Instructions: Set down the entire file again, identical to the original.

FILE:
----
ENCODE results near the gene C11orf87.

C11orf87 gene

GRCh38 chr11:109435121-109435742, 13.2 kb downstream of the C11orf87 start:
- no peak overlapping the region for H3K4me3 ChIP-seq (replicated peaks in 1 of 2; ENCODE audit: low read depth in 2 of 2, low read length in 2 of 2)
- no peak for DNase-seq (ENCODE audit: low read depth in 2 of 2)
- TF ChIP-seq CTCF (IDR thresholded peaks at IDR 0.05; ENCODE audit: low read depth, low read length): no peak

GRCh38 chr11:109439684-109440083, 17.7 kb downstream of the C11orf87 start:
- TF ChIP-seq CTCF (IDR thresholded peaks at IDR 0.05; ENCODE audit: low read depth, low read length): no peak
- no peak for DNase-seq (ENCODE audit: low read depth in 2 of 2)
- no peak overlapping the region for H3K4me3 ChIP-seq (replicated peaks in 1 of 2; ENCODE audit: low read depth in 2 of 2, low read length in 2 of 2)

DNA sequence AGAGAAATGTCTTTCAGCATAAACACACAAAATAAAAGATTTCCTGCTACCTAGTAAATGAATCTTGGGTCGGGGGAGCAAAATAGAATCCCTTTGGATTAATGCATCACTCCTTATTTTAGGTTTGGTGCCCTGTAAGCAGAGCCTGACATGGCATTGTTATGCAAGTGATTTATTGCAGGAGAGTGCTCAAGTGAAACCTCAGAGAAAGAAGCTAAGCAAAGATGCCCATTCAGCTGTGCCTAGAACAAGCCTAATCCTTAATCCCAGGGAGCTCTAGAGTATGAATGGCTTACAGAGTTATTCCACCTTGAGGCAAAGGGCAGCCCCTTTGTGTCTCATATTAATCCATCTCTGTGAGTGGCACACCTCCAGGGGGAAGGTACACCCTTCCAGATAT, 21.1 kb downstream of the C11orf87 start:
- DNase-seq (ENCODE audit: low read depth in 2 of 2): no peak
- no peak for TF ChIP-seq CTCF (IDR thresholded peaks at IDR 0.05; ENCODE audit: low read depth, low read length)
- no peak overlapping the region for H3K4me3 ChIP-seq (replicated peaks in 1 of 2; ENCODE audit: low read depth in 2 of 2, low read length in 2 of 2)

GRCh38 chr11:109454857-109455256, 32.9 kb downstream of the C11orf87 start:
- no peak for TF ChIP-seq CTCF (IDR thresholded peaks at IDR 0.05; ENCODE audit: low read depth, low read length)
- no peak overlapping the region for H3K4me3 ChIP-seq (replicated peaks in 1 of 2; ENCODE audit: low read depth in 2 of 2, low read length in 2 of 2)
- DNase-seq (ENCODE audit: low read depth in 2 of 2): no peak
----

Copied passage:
ENCODE results near the gene C11orf87.

C11orf87 gene

GRCh38 chr11:109435121-109435742, 13.2 kb downstream of the C11orf87 start:
- no peak overlapping the region for H3K4me3 ChIP-seq (replicated peaks in 1 of 2; ENCODE audit: low read depth in 2 of 2, low read length in 2 of 2)
- no peak for DNase-seq (ENCODE audit: low read depth in 2 of 2)
- TF ChIP-seq CTCF (IDR thresholded peaks at IDR 0.05; ENCODE audit: low read depth, low read length): no peak

GRCh38 chr11:109439684-109440083, 17.7 kb downstream of the C11orf87 start:
- TF ChIP-seq CTCF (IDR thresholded peaks at IDR 0.05; ENCODE audit: low read depth, low read length): no peak
- no peak for DNase-seq (ENCODE audit: low read depth in 2 of 2)
- no peak overlapping the region for H3K4me3 ChIP-seq (replicated peaks in 1 of 2; ENCODE audit: low read depth in 2 of 2, low read length in 2 of 2)

DNA sequence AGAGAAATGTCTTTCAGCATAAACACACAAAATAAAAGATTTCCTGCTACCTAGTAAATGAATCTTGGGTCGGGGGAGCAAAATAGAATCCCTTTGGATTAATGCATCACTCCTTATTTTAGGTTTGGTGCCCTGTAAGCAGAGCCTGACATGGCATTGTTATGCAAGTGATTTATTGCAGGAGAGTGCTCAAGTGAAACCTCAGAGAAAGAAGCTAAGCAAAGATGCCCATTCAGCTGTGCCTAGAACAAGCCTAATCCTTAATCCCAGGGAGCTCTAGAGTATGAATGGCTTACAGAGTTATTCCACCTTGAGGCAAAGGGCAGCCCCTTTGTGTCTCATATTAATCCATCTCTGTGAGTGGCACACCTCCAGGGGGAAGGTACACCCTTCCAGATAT, 21.1 kb downstream of the C11orf87 start:
- DNase-seq (ENCODE audit: low read depth in 2 of 2): no peak
- no peak for TF ChIP-seq CTCF (IDR thresholded peaks at IDR 0.05; ENCODE audit: low read depth, low read length)
- no peak overlapping the region for H3K4me3 ChIP-seq (replicated peaks in 1 of 2; ENCODE audit: low read depth in 2 of 2, low read length in 2 of 2)

GRCh38 chr11:109454857-109455256, 32.9 kb downstream of the C11orf87 start:
- no peak for TF ChIP-seq CTCF (IDR thresholded peaks at IDR 0.05; ENCODE audit: low read depth, low read length)
- no peak overlapping the region for H3K4me3 ChIP-seq (replicated peaks in 1 of 2; ENCODE audit: low read depth in 2 of 2, low read length in 2 of 2)
- DNase-seq (ENCODE audit: low read depth in 2 of 2): no peak